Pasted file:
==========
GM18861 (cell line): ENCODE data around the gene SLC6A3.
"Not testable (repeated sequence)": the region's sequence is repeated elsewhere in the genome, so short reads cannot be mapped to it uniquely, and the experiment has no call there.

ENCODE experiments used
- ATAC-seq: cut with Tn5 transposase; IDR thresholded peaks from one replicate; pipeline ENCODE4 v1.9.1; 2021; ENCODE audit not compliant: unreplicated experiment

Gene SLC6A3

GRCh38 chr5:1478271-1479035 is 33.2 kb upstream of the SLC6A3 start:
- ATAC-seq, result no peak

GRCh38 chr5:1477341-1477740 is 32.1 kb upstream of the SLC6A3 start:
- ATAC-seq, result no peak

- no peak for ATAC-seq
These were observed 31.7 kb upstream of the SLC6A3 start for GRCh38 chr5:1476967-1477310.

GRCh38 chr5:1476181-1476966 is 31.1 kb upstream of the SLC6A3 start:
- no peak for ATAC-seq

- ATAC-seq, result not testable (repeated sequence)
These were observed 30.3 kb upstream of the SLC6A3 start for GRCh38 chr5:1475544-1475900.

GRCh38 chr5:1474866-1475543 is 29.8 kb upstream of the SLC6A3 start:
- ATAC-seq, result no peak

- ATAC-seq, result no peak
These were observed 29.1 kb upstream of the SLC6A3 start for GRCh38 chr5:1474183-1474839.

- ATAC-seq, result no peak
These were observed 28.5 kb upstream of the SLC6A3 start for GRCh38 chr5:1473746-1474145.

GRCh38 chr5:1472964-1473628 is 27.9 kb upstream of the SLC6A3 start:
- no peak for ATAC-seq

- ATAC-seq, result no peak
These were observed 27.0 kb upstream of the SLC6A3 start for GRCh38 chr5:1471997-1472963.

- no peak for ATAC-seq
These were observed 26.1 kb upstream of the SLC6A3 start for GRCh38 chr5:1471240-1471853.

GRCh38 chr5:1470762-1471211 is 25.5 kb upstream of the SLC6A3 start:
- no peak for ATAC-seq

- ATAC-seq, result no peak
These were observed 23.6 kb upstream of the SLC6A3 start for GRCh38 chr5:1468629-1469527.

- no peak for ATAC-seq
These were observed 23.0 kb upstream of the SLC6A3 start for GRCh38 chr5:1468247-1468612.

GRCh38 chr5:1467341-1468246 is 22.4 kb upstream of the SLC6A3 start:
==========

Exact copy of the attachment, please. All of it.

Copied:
GM18861 (cell line): ENCODE data around the gene SLC6A3.
"Not testable (repeated sequence)": the region's sequence is repeated elsewhere in the genome, so short reads cannot be mapped to it uniquely, and the experiment has no call there.

ENCODE experiments used
- ATAC-seq: cut with Tn5 transposase; IDR thresholded peaks from one replicate; pipeline ENCODE4 v1.9.1; 2021; ENCODE audit not compliant: unreplicated experiment

Gene SLC6A3

GRCh38 chr5:1478271-1479035 is 33.2 kb upstream of the SLC6A3 start:
- ATAC-seq, result no peak

GRCh38 chr5:1477341-1477740 is 32.1 kb upstream of the SLC6A3 start:
- ATAC-seq, result no peak

- no peak for ATAC-seq
These were observed 31.7 kb upstream of the SLC6A3 start for GRCh38 chr5:1476967-1477310.

GRCh38 chr5:1476181-1476966 is 31.1 kb upstream of the SLC6A3 start:
- no peak for ATAC-seq

- ATAC-seq, result not testable (repeated sequence)
These were observed 30.3 kb upstream of the SLC6A3 start for GRCh38 chr5:1475544-1475900.

GRCh38 chr5:1474866-1475543 is 29.8 kb upstream of the SLC6A3 start:
- ATAC-seq, result no peak

- ATAC-seq, result no peak
These were observed 29.1 kb upstream of the SLC6A3 start for GRCh38 chr5:1474183-1474839.

- ATAC-seq, result no peak
These were observed 28.5 kb upstream of the SLC6A3 start for GRCh38 chr5:1473746-1474145.

GRCh38 chr5:1472964-1473628 is 27.9 kb upstream of the SLC6A3 start:
- no peak for ATAC-seq

- ATAC-seq, result no peak
These were observed 27.0 kb upstream of the SLC6A3 start for GRCh38 chr5:1471997-1472963.

- no peak for ATAC-seq
These were observed 26.1 kb upstream of the SLC6A3 start for GRCh38 chr5:1471240-1471853.

GRCh38 chr5:1470762-1471211 is 25.5 kb upstream of the SLC6A3 start:
- no peak for ATAC-seq

- ATAC-seq, result no peak
These were observed 23.6 kb upstream of the SLC6A3 start for GRCh38 chr5:1468629-1469527.

- no peak for ATAC-seq
These were observed 23.0 kb upstream of the SLC6A3 start for GRCh38 chr5:1468247-1468612.

GRCh38 chr5:1467341-1468246 is 22.4 kb upstream of the SLC6A3 start: